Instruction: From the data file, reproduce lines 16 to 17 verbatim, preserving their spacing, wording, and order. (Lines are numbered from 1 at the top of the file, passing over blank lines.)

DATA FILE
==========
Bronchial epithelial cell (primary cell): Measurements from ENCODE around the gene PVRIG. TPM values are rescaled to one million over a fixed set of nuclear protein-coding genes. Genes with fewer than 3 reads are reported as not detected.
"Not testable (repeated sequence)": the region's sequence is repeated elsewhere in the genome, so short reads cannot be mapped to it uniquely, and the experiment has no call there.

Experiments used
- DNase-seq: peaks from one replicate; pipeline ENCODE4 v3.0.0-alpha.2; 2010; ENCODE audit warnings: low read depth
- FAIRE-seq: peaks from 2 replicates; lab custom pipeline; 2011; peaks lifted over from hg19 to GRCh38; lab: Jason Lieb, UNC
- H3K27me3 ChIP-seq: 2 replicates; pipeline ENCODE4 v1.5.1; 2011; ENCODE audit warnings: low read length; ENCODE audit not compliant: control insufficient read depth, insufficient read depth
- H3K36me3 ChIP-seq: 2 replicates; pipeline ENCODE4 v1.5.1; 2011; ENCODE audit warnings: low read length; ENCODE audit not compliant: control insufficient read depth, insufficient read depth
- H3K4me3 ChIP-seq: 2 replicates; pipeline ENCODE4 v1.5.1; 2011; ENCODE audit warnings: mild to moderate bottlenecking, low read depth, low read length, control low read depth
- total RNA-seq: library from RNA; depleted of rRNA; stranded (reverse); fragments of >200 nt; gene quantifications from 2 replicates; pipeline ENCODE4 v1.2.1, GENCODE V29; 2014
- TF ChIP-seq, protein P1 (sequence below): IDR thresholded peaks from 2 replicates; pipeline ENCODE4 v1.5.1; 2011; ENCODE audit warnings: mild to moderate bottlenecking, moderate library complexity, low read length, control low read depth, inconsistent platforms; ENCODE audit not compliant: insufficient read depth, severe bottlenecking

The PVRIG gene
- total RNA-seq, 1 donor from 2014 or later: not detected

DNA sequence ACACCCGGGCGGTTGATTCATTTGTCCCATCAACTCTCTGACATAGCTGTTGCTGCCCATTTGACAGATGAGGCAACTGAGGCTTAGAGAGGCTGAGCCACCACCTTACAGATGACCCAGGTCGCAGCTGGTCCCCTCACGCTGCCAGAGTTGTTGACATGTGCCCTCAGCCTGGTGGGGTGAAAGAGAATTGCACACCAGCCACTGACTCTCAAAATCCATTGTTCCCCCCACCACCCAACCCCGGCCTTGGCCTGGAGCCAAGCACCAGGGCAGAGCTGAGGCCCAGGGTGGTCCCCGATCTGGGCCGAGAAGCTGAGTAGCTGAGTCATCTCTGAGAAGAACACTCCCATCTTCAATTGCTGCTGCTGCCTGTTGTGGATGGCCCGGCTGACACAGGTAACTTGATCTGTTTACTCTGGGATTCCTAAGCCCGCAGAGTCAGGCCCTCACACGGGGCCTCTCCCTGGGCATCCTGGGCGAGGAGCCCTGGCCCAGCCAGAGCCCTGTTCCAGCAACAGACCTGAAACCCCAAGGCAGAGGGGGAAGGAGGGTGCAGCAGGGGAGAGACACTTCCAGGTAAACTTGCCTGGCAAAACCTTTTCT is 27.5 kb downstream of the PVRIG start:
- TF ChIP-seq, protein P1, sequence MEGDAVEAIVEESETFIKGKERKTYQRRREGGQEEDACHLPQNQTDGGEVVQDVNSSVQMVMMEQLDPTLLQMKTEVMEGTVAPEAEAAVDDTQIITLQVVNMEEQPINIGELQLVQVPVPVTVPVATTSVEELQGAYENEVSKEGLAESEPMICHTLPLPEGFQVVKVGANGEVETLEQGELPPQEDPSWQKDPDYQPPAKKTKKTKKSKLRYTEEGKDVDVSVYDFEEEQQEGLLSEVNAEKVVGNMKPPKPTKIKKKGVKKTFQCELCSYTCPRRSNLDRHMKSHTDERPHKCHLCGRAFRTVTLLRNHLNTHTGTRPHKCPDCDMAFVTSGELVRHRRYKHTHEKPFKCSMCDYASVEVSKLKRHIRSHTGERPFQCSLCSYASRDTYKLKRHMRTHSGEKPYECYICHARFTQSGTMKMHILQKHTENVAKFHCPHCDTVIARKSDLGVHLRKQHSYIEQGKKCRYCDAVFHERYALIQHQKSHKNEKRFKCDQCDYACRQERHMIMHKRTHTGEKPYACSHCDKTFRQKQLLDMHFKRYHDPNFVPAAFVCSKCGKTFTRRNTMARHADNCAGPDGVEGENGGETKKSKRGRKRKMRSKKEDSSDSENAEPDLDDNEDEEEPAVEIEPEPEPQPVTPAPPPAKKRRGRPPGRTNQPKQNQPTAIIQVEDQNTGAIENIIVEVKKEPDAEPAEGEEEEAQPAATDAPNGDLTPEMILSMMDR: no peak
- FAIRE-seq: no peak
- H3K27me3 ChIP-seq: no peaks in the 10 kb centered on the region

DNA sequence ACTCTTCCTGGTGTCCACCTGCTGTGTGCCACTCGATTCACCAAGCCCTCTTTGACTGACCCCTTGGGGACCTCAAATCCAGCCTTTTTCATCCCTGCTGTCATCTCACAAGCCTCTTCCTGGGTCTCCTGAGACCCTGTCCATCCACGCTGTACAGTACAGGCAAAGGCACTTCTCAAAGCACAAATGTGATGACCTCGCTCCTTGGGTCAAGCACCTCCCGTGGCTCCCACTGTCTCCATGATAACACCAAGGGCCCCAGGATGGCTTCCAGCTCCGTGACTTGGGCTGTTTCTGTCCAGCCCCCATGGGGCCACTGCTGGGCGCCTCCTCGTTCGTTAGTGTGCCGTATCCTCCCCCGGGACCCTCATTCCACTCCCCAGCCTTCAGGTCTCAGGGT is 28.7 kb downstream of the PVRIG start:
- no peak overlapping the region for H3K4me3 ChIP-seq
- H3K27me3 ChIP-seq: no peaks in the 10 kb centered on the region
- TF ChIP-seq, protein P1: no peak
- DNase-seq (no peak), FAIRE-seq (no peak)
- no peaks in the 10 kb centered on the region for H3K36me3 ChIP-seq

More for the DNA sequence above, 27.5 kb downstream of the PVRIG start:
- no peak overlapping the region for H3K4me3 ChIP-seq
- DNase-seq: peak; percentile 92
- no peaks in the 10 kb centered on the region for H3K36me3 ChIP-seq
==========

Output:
- H3K27me3 ChIP-seq: no peaks in the 10 kb centered on the region

DNA sequence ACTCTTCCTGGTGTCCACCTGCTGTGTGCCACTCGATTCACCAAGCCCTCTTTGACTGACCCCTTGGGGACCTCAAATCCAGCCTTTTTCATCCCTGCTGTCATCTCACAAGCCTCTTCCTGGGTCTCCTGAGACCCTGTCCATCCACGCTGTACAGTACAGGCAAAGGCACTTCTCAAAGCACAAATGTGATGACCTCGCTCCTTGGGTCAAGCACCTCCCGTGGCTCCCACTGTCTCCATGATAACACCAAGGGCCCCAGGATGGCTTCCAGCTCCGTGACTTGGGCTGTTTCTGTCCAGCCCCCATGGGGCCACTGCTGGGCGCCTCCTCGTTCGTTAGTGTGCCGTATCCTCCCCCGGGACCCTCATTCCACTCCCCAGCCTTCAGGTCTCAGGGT is 28.7 kb downstream of the PVRIG start: